The Savory and Moore Pharmacy provides visitors the opportunity to step back in time to an age before the mass production of pharmaceutical products. Originally located in London at 29 Chapel Street, Belgrave, the pharmacy operated from 1849 to 1968 and the furniture and fittings were donated to the Medical History Museum in 1971 by The Wellcome Trust.
The pharmacy was [originally] opened in 1849 at 29 Chapel Street as one of the branches of Savory and Moore’s main shop in New Bond Street and was constructed in a converted portion of a Georgian terrace house… Until it closed in 1968 the shop supplied the needs of the fashionable inhabitants of Belgrave Square and of Buckingham Palace nearby; in the window was the notice of Warrant of Appointment to HRH The Duke of Edinburgh with his coat-of-arms. When it closed Savory and Moore presented the fittings to the Wellcome Institute of the History of Medicine. The reconstructed shop has been developed as a museum exhibit to show the types of drugs available in the latter part of the last century when all medicines were compounded on the premises by the pharmacist and in this regard most of the bottles and jars came from the Palmer’s Pharmacy, Ballarat, most with their contents of the period 1870-1890; all these are strictly contemporary with the ones originally in the Chapel Street Shop. ...there is a small display of pre-1920 drugs manufactured by Burroughs Wellcome and other firms.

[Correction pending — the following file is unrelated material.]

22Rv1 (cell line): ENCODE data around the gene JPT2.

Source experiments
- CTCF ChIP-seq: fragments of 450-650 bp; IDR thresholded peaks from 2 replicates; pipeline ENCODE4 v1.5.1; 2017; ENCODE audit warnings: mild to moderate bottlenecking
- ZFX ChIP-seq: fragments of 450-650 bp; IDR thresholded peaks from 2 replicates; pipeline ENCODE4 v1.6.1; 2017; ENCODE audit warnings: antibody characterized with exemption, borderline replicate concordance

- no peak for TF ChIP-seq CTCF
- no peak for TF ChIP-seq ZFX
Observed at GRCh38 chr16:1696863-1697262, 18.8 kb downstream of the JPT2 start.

Extract from A Notable Pharmacy comes to Melbourne by K.F. Russell , 1971